1995 Clinic Violence Survey Report
Another indication of law enforcement response was the number of clinics that reported arrests and whether charges were filed in these cases. Only 13.8% (43) of clinics reported arrests as a result of violence at clinics. Of the clinics, 11.6% (36) reported misdemeanor arrests or arrests for violation of local ordinances; 1.6% (5) reported felony arrests; and .6% (2) reported both misdemeanor/felony.
Arrests were clearly related to the levels of violence experienced by clinics. Clinics that experienced higher levels of violence indicated more arrests regardless of whether the violent acts took place at or away from clinics. Over one third (36.3%) of the clinics that experienced a high level of violence reported arrests for felonies and misdemeanors committed at clinics. Only 14.7% of clinics affected by moderate levels of violence reported arrests for anti-abortion activities at the clinics. Of the clinics that reported high levels of violence, 11.4% noted either felony or misdemeanor arrests related to violence that took place away from clinics. Only 3.9% of clinics that reported moderate levels of violence also indicated arrests for conduct away from clinics.
Approximately one-third of clinics that reported misdemeanor and local ordinance arrests also indicated that charges were filed as a result of the arrests. Of the 36 clinics reporting misdemeanor/local ordinance arrests related to anti-abortion violence at clinics, 33.3% said charges were filed and another 5.6% said charges were filed in some cases, but not others. Of the 8 clinics that reported misdemeanor/local ordinance arrests related to anti-abortion violence targeted at physicians and staff away from clinics, 37.5% said charges were filed. All of the clinics that reported felony arrests said charges were filed. One of the two clinics that reported both felony and misdemeanor arrests related to violence at clinics said charges were filed.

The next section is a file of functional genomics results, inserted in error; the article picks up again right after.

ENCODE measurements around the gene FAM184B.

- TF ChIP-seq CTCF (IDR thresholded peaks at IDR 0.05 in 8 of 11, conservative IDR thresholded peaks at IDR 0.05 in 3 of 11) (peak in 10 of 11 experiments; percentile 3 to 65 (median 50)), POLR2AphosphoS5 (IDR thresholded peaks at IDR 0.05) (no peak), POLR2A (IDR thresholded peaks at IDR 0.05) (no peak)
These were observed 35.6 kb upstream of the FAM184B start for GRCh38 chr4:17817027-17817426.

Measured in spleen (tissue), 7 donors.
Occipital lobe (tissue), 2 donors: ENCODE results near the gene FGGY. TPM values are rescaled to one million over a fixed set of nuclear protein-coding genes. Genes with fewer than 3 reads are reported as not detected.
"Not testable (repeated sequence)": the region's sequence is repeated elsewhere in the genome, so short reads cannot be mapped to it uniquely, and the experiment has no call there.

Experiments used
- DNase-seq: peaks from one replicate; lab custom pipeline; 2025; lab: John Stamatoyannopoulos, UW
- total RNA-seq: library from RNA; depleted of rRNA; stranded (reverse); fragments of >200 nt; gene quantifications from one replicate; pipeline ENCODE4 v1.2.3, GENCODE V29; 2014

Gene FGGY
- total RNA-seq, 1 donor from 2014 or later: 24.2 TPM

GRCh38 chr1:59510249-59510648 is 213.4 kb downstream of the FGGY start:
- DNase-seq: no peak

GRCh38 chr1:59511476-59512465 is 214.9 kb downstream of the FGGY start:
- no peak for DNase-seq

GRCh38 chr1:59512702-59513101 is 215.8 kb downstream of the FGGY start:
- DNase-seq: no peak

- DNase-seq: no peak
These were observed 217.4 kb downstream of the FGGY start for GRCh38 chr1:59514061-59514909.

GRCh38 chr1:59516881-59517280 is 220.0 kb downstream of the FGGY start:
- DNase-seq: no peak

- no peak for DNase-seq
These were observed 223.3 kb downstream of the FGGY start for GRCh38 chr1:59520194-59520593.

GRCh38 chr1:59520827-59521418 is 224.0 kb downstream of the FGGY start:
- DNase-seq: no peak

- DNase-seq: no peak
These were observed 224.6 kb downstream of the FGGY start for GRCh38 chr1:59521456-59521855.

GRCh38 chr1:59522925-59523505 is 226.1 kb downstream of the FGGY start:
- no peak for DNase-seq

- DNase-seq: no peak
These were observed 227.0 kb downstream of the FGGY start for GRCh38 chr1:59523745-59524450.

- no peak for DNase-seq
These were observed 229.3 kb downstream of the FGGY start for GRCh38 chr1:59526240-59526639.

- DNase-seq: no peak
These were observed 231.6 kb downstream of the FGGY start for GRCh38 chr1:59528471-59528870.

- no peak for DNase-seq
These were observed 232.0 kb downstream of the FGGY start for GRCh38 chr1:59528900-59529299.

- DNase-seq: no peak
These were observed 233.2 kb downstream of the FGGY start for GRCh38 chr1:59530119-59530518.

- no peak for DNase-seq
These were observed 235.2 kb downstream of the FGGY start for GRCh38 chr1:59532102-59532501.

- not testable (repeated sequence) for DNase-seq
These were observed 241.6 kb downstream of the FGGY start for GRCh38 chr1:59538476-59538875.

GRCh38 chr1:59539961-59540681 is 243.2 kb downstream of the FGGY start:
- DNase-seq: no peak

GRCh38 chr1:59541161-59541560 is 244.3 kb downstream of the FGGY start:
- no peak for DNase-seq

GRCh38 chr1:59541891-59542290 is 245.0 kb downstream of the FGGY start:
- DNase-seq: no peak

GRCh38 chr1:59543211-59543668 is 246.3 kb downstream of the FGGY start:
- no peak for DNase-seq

Less Than Half of Clinics Won Legal ProtectionsOver one-third (35.5%) of clinics are currently protected under civil injunctions or buffer zones.
In 1995, 15.2% of clinics turned to the courts to seek relief from clinic violence. Of the clinics, 3.2% sought temporary injunctions, 5.8% permanent injunctions, and 4.2% restraining orders.
Only 46.8% of clinics who sought legal remedies actually obtained the desired protection. Clinics in 1995 were less successful than in 1994 in winning restraining orders and temporary injunctions to protect themselves from clinic violence. In 1995, 46.2% of the clinics requesting temporary restraining orders against anti-abortion extremists won restraining orders, compared with 68.8% in 1994. Fifty percent of clinics who sought temporary injunctions in 1995 won those injunctions, in comparison to 62.5% of clinics in 1994.
On the other hand, clinics in 1995 were extremely successful in obtaining permanent injunctions. All but 5 of the 18 clinics that sought permanent injunctions won those injunctions, for a total of 72.2%. In 1994, only 27.8% of clinics seeking permanent injunctions won that legal remedy.